Telecommunication Transfer
by Melanie Borchers

...About the Author..
Melanie Borchers is a student at the University of Nebraska-Lincoln. Enrolled in the course titled "Mass Media and Society", Melanie was assigned the task of composing a piece dealing with society issues today. This article is a result of that assignment.
Right now is the time for someone to step up and save our small town communities in Nebraska-the ones we pride so-before all that we see is the dust from those ahead of us as they cruise down an information superhighway. That's right, while other areas of the Mid-West upgrade their telecommunication systems and keep up with today's changing society Nebraska is being left behind. The opportunities for a connection to that highway have been suppressed by telecommunication giants who run a monopoly on our small towns.
This is how it works: The Telecommunications Act of 1996 was created to promote and ensure competition in local telecommunication markets. This act stated that no state could pass any law that would prohibit any entity from engaging in the telecommunications business. So if that's the law why are we being held back you might ask? Well the state of Nebraska took the initiative to protect itself by revoking a statute that prohibited a municipality from engaging in the telecommunications, so that the statute would no longer violate the Telecommunications Act. Nebraska takes one step up the ladder. Nebraska protected the state from the government, but what did it do to improve communications for the people? (The intent for which the act was created) Well that's where the irony comes in. The state revoked a law that didn't allow for our towns to own their own telecommunication service, yet conveniently made no law that would allow it. Therefore they protected the state from the government, and a telecommunication giant, and forgot to protect the local citizens of Nebraska. Take that step back down the ladder.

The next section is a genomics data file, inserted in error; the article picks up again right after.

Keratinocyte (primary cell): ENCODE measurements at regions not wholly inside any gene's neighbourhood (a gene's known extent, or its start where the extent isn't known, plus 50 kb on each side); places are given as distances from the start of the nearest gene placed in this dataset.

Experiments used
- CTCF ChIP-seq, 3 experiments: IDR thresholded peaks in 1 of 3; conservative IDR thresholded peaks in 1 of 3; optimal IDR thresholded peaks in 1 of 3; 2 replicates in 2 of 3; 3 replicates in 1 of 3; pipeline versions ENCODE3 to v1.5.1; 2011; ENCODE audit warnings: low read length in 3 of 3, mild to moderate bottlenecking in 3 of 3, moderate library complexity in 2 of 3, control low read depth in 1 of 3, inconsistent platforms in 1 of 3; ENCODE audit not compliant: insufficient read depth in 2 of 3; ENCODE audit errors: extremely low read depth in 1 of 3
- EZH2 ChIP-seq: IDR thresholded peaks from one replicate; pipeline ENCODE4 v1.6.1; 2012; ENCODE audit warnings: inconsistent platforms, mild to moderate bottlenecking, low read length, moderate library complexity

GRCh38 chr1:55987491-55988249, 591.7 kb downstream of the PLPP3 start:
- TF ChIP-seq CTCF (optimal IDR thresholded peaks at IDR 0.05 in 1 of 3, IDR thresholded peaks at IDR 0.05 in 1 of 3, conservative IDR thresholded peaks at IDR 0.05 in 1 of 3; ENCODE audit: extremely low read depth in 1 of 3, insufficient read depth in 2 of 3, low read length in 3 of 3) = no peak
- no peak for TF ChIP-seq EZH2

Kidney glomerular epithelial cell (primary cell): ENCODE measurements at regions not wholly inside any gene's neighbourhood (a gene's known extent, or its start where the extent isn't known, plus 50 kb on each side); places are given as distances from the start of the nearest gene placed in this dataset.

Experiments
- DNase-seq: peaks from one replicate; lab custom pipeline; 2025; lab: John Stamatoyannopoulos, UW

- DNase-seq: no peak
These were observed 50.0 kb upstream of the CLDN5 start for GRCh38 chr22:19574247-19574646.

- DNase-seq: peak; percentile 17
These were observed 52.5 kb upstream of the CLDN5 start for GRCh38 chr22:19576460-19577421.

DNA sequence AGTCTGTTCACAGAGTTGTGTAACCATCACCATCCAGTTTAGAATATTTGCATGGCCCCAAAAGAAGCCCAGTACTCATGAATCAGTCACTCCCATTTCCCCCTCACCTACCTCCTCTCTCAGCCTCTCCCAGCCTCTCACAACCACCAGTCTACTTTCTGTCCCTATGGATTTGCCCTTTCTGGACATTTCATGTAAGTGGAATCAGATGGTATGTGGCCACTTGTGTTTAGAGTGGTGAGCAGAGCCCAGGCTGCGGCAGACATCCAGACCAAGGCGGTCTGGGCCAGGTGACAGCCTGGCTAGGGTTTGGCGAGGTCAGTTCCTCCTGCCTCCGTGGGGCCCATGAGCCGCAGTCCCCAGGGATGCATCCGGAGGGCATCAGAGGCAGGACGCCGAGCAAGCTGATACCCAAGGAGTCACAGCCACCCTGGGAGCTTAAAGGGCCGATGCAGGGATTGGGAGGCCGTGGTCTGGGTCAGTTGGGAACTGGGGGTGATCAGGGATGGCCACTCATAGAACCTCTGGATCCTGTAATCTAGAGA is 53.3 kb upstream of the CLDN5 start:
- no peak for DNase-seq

Maybe Nebraska doesn't realize the benefits of competition in the telecommunications business, and what better service it can bring to the people, or possibly the state enjoys the perks from the high budgeted lobbyists pulling for the monopolies like the telecommunications giant. In either case it is the citizens of the state that are being shortchanged.

There are many reasons that we as citizens should be concerned with this set up. If the state would allow for competition and local control we as citizens would be able to grab our spot on the information superhighway. One benefit of competition is lower rates. Currently the telecommunication giant as a monopoly can have complete control of the rates and without a challenge coming from any direction they have no reason to lower them. If our local municipalities owned their own telecommunication businesses, such as they do gas and electricity, rates could be lower. Also profits from the phone service could stay in our local towns, lower taxes on city services, and go to projects that benefit our own communities. Recent installations of new communication services also bring advanced technological opportunities that our towns currently are being deprived of. The high-tech fibre optic cables that would be installed would allow for expanded local calling areas, and better connection capabilities to the Internet, straight from you town. Lower rates, community benefits, and our opportunity to jump on the information superhighway--why aren't we out fighting for it? Probably because we didn't know that we were being held back. Well now we know and now its time we do something for our communities. Nebraska started off in the right direction but stopped before they transferred from that dusty path to the asphalt pavement of today's society. Let's encourage our state to start thinking about benefitting its citizens before all we see is a cloud of dust from those passing us by.

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